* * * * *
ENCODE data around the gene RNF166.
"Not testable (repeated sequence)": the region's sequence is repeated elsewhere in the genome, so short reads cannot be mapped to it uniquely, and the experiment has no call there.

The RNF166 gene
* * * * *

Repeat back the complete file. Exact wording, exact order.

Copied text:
ENCODE data around the gene RNF166.
"Not testable (repeated sequence)": the region's sequence is repeated elsewhere in the genome, so short reads cannot be mapped to it uniquely, and the experiment has no call there.

The RNF166 gene